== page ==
Kelpfishes and Fringeheads: Family Clinidae
Species: Gibbonsai metzi (Hubbs, 1927); from Gibbonsai (William P. Gibbons, an early naturalist from Alameda), and metzi (Charles W. Metz, a student of ichthyology once interested in kelpfish).
Alternate Names: Striped kelp-fish, seaweed kelpfish, weed klipfish. Called sargacero or sargacero rayado in Mexico.
Identification: Reddish to light brown, usually with darker stripes or darker mottling on sides (color often matches nearby seaweed). Tail rounded (distinguishes them from a giant kelpfish); pectoral fin is short, not reaching the front of the anal fin.
Size: To 9.3 inches long; most caught from piers are 5-8 inches long.
Range: Punta Rompiente, central Baja California, to Maquinna Point, Nootka Sound, Vancouver Island, British Columbia. Common from Punta San Antonio, northern Baja California, to Mendocino County, northern California.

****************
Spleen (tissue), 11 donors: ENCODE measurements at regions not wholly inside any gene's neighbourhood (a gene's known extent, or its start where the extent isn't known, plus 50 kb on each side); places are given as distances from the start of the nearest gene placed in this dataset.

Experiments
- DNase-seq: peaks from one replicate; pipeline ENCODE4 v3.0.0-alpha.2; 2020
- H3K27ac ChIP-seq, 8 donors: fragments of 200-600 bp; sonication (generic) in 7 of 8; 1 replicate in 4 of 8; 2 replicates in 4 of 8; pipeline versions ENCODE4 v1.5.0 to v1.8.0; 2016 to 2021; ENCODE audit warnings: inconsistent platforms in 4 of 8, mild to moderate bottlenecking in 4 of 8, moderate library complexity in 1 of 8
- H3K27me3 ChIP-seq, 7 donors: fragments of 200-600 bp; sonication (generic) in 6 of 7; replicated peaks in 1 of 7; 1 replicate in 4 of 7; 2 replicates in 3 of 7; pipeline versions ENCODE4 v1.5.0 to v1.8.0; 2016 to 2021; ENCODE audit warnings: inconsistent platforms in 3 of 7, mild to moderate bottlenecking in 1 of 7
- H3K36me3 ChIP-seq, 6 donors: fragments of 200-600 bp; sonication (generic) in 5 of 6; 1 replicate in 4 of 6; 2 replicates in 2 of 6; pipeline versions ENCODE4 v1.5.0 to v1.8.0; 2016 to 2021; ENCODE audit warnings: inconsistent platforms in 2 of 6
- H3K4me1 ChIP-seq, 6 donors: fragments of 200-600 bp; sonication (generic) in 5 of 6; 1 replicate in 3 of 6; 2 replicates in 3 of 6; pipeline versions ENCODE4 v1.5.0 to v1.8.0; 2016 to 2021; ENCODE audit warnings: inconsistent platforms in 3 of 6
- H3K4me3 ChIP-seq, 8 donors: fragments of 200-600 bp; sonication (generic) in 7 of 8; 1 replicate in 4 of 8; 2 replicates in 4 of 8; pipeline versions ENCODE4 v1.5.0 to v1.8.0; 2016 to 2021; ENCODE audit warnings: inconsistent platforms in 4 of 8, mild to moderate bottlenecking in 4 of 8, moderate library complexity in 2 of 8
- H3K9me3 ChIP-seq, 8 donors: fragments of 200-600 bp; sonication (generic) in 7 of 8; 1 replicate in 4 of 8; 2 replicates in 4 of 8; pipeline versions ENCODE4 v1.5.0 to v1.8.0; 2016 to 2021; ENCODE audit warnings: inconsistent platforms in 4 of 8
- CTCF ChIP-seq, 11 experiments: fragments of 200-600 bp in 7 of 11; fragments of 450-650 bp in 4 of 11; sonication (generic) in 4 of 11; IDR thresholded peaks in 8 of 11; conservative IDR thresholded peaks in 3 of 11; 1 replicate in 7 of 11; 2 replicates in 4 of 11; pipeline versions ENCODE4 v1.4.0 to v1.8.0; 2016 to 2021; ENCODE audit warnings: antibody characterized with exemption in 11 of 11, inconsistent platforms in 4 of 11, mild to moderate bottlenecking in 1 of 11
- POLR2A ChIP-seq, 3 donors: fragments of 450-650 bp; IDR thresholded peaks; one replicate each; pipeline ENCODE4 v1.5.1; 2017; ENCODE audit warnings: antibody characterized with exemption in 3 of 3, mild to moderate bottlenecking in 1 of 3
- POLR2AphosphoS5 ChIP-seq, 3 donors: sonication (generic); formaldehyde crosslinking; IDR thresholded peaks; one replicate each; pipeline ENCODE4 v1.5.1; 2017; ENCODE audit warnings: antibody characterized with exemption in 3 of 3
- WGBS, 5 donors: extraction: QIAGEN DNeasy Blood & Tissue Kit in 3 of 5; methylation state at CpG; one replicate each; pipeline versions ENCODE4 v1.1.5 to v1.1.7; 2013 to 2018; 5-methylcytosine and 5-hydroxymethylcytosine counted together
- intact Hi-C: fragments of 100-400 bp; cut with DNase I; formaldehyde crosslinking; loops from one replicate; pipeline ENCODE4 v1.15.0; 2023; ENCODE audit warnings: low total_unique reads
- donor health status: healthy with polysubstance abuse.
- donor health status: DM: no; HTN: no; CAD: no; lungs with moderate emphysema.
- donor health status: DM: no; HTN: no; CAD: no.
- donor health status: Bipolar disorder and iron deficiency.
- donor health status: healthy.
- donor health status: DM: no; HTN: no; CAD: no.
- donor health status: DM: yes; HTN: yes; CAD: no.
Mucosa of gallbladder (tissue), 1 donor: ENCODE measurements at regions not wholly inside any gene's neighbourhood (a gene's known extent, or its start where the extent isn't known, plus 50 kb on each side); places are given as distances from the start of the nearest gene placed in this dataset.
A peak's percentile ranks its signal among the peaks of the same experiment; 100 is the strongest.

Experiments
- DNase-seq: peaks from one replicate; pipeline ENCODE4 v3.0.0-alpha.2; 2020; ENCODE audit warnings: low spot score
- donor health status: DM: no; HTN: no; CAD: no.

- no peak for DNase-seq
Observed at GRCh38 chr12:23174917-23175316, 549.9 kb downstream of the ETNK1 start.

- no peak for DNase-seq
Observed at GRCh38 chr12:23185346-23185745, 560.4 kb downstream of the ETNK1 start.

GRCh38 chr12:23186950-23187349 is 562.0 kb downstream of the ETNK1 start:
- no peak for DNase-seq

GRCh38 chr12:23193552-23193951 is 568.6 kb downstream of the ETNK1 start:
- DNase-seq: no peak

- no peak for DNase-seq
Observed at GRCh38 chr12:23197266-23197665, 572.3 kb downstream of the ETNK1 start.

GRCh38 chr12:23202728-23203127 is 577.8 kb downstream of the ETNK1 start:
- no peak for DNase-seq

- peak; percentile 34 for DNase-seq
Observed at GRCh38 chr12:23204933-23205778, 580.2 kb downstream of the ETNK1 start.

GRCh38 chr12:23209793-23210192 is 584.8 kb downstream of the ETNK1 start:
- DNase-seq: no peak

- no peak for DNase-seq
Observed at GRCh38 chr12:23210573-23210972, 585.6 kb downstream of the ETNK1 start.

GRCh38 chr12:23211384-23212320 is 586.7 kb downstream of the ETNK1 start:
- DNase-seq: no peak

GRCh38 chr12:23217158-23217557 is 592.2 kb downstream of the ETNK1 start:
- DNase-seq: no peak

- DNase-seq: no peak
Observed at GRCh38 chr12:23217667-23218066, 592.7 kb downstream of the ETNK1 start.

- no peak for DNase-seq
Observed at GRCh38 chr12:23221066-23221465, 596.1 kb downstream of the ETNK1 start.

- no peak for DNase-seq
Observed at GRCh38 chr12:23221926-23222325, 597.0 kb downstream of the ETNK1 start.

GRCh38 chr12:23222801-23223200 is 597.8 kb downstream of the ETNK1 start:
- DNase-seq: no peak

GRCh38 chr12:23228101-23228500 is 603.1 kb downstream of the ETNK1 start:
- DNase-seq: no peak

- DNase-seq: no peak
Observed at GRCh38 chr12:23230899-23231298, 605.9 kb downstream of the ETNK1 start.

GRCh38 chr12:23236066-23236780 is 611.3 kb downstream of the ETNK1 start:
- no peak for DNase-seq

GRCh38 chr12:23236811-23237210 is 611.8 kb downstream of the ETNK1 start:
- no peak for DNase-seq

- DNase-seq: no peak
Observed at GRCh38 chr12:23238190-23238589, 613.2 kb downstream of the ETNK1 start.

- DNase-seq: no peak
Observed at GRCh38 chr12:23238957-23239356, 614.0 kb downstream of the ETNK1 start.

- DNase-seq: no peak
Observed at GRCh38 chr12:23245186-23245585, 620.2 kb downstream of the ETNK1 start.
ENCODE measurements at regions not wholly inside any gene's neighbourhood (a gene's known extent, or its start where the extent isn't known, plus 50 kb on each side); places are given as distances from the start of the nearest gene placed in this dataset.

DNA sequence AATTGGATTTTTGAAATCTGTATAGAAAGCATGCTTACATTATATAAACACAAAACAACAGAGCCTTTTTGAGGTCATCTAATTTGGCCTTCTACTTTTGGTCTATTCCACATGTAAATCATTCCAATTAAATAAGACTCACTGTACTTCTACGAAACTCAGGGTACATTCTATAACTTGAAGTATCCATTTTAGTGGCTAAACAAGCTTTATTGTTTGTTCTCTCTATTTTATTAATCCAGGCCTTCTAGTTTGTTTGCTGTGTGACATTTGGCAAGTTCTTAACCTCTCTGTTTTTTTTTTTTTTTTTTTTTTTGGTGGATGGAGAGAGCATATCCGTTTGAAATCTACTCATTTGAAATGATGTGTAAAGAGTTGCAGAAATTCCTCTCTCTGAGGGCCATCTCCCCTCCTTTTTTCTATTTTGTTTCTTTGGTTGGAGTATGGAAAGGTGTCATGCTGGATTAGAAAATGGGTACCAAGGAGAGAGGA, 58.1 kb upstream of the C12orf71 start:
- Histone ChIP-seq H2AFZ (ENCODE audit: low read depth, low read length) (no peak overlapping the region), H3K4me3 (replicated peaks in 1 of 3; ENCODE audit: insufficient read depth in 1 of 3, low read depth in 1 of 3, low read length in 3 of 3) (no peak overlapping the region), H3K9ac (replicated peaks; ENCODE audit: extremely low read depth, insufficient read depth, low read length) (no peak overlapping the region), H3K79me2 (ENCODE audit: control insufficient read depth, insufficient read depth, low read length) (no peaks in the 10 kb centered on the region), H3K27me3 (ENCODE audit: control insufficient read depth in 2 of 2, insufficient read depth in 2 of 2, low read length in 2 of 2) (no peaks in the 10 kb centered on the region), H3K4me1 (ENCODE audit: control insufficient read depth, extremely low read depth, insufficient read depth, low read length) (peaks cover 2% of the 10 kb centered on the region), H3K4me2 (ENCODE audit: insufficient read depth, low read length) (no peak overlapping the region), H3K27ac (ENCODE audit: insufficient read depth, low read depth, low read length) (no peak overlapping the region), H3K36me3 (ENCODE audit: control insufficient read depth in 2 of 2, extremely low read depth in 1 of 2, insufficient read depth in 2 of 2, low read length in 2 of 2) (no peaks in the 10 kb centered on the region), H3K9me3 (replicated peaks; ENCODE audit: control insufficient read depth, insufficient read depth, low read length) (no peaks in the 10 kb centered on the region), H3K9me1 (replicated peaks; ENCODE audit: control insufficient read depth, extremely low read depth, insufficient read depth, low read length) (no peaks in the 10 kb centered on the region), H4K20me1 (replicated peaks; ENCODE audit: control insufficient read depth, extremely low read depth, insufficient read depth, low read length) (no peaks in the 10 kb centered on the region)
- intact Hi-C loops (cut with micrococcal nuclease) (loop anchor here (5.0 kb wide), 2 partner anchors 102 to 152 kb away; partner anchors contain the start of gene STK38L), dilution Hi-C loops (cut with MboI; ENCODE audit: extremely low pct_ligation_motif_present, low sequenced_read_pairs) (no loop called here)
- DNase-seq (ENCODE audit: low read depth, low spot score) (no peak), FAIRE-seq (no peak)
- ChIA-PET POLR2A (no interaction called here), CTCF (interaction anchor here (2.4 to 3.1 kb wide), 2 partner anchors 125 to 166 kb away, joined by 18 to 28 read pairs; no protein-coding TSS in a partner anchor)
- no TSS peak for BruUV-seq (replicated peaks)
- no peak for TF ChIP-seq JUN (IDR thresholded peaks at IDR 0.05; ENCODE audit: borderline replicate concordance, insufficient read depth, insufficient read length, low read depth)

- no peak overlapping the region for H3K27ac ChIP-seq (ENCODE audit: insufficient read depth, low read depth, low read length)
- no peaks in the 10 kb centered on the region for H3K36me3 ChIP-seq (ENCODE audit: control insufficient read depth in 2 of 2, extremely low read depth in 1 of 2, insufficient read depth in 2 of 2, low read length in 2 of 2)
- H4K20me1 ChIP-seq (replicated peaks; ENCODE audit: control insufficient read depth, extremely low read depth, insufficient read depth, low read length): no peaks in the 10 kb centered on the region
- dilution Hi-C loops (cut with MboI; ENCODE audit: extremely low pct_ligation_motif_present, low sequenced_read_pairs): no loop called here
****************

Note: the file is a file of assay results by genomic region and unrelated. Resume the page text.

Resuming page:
Habitat: Intertidal shallow-water areas near rocks or kelp. Recorded to a depth of 59 feet.
Piers: Found at piers that have a heavy growth of kelp or seaweed. Best bets: I’ve taken them at the Cabrillo Mole (Avalon), the Paradise Cove Pier (Malibu), Coast Guard Pier (Monterey) and the Princeton Harbor Pier. I’ve also taken them at several Bay Area piers including Agua Vista (in San Francisco), Berkeley Pier (East Bay), and Elephant Rock (North Bay). At the first two they were inshore by the rocks, at the latter the pier sits on a rock.
Shoreline: Occasionally taken by anglers fishing in rock or kelp areas if using small hooks.
Boats: An inshore species rarely take from boats.
Bait and Tackle: Light to medium tackle and small, size 8 to 6 hooks. Preferred baits appear to be pieces of worm, blood or pile, while small pieces of shrimp and mussels will also entice them.
Food Value: Too small, let ‘em go.
Comments: A pretty little fish that likes to hang by the rocks, dart out to grab the bait, and then head back to the rocks.